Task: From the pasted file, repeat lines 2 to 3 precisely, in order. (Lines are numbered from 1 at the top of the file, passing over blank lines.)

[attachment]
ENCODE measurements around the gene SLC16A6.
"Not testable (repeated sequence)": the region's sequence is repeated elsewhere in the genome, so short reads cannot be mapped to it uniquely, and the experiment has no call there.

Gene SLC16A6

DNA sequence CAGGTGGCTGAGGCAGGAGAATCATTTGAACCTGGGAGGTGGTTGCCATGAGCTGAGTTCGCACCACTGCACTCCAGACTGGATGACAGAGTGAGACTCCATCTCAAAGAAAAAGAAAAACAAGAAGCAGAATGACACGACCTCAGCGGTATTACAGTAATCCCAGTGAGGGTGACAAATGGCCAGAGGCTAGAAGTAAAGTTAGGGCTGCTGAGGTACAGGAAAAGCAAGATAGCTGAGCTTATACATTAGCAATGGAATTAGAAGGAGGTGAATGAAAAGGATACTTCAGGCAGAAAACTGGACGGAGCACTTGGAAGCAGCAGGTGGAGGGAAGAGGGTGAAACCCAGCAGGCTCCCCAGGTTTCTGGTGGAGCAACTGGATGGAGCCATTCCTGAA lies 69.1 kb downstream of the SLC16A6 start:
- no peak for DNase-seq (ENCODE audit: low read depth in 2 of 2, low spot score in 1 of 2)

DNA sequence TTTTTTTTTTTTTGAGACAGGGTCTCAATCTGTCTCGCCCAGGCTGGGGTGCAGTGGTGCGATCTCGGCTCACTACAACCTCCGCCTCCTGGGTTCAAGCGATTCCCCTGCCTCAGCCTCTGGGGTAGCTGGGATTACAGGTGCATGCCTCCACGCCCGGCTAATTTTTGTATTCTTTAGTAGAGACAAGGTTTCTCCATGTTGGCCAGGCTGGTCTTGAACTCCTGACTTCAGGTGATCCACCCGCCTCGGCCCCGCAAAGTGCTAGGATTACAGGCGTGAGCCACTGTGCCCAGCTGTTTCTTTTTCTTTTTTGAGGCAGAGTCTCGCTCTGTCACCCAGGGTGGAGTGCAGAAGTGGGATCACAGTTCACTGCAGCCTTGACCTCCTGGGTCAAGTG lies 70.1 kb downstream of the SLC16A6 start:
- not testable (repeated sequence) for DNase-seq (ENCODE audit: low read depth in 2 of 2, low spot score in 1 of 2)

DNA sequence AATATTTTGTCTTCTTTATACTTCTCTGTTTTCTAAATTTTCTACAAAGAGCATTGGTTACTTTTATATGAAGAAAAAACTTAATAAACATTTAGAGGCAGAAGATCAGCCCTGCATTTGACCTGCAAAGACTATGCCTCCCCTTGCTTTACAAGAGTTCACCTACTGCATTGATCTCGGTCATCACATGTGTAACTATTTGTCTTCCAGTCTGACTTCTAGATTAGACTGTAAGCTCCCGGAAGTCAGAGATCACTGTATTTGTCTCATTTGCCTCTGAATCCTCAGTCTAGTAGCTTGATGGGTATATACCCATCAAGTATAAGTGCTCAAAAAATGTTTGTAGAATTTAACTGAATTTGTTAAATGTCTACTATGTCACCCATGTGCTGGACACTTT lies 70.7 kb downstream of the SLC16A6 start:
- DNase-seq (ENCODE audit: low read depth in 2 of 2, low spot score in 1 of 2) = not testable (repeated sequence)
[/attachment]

"Not testable (repeated sequence)": the region's sequence is repeated elsewhere in the genome, so short reads cannot be mapped to it uniquely, and the experiment has no call there.

Gene SLC16A6